QWERX: A startup from Virginia offering a symmetric approach, is ideal for securing the DevOps perimeter against external attacks.
Ken: I understand why this is a critical concern for many. It's downright scary when you think that you're only a couple of years from being able to decrypt just about anything. I can understand why your services are in great demand. I wish we had more time for this call, but let me just take it to the point. How can somebody find out more about your company, Quantum Security International?
John: Very simply, just reach out to me on LinkedIn. We are going through a business model evolution, website, and other things. LinkedIn is the easiest way; just reach out.
Ken: Perfect. In closing, I always like to ask: where do you find your inspiration?
John: I read a lot, Ken. I attend conferences, and consulting and other activities allow me to constantly talk to end customers. This helps with context-technology to the usability of technology. It's first getting vision and clarity. Sometimes, I just walk in nature. I love to listen to music. Cycling in the mountains is a passion of mine. To relax, I play classical and Spanish guitar. Now, “play” might be a bit of an extrapolation of my skill, but it's relaxing. That's where I get most of my inspiration. This summer, I finished up a nice read. For those wanting to get deep into quantum, Dr. Amit Goswami's seminal book in the late 90s, "The Self-Aware Universe: How Consciousness Creates the Material World," is very interesting. Dr. Goswami has a PhD in Quantum Mechanics. As a physicist, he provides a clear explanation of quantum physics and a wonderfully articulated synthesis of science and spirituality. It’s very readable, and there are no equations in it. It's a nice read; it's very inspirational.
Ken: It sounds to me like your personal inspiration is a counterbalance to your heavy focus on theory and application of very complex quantum topics. Again, I wish we had more time, John. It really has been a great conversation, and I look forward to, hopefully, being able to do more of this in the future in terms of deep dives.
John: I enjoyed it, Ken. Thank you for giving me the platform to riff on this subject. It's an exciting area. Love the work you and your team are doing and look forward to staying in touch.
Ken: Absolutely, thank you so much. This has been John Sirianni, founder of Quantum Cybersecurity International. Thank you for listening, and please join us for the next episode of our Digital Thread podcast series. We wish you a momentous day. You've been listening to the Momenta Digital Thread podcast series. We hope you've enjoyed the discussion, and as always, we welcome your comments and suggestions. Please check our website at momenta.one for archived versions of podcasts, as well as resources to help with your digital industry journey. Thank you for listening.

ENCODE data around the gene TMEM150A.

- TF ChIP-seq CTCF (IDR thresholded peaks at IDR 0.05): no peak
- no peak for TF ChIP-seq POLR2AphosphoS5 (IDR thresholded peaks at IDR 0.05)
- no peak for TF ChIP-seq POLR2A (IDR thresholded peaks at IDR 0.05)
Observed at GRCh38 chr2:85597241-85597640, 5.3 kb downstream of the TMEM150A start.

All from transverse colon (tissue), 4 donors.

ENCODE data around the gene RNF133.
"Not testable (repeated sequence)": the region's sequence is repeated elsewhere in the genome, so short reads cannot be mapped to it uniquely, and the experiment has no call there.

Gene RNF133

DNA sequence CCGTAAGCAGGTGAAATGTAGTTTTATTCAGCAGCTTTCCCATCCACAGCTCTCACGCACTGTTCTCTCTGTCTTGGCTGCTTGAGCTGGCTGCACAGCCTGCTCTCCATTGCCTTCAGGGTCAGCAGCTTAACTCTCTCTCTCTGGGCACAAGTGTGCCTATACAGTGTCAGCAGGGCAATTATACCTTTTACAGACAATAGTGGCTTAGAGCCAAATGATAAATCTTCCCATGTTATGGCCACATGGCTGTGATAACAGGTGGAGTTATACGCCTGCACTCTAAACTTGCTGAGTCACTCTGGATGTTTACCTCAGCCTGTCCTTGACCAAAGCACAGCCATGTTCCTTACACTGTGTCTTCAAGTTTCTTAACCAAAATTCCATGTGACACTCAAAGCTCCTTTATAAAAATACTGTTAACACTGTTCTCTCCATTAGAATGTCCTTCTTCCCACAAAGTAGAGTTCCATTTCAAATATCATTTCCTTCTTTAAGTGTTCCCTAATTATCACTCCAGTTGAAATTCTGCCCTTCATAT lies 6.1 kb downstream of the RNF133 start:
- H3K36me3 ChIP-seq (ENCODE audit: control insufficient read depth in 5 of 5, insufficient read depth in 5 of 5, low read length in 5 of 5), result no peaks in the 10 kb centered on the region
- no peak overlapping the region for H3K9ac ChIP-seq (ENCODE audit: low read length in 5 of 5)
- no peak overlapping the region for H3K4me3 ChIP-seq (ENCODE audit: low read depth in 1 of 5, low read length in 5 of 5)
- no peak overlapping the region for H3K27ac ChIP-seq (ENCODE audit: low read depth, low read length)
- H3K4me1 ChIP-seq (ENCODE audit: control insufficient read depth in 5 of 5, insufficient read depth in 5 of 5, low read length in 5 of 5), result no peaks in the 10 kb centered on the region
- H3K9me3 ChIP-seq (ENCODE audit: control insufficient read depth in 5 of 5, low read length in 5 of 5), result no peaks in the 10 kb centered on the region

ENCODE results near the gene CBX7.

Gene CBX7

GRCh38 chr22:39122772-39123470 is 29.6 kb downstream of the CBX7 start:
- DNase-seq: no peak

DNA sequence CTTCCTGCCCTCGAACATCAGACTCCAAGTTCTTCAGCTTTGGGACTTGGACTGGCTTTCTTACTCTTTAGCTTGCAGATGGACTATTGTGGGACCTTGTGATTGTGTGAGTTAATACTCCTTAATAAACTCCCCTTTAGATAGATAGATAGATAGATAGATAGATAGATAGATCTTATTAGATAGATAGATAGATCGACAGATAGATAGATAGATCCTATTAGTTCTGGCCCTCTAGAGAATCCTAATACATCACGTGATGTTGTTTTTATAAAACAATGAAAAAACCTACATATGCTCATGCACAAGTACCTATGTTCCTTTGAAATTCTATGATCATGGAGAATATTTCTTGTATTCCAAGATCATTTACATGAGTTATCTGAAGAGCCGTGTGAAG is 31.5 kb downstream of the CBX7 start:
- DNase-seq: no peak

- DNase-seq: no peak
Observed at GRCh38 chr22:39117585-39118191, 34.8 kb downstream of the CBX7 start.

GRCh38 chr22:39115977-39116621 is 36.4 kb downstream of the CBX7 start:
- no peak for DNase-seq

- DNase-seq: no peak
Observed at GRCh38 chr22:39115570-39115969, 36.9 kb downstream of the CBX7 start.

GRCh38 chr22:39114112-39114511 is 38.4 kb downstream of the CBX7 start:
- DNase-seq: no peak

Connect with John Sirianni
John is inspired by:
I put the daily news, current events, and even research reports in context by reading about the history of exploration and discoveries – it reminds me that there are very few straight paths to success or innovation. “Endurance” the book about Sir Ernest Shakleton’s expedition to the Antarctic is very inspiring. An interesting read on cybersecurity history that I enjoyed was “George Washington’s Secret Six” by Brian Kilmeade, a gripping account of the spy’s and their coded transmissions during the American Revolutionary war.
My passion for analysis, diagnostics and business strategy began early my career; I discovered the “The Chasm Companion, A Field book to Crossing the Chasm” by Paul Wiefels almost 20 years ago and still reference it in developing commercialization strategies. The Business Model Generation handbook was published in 2010 and I immediately began applying its methods in my strategy and commercialization work then. I would also recommend one of the best books ever published on developing a corporate strategy “Good Strategy Bad Strategy” by Richard Rumelt.
Quantum Cybersecurity International, Inc. provides venture development and strategic advisory services to Quantum, AI, and Cybersecurity innovators and investors. For more information please contact John directly via LinkedIn.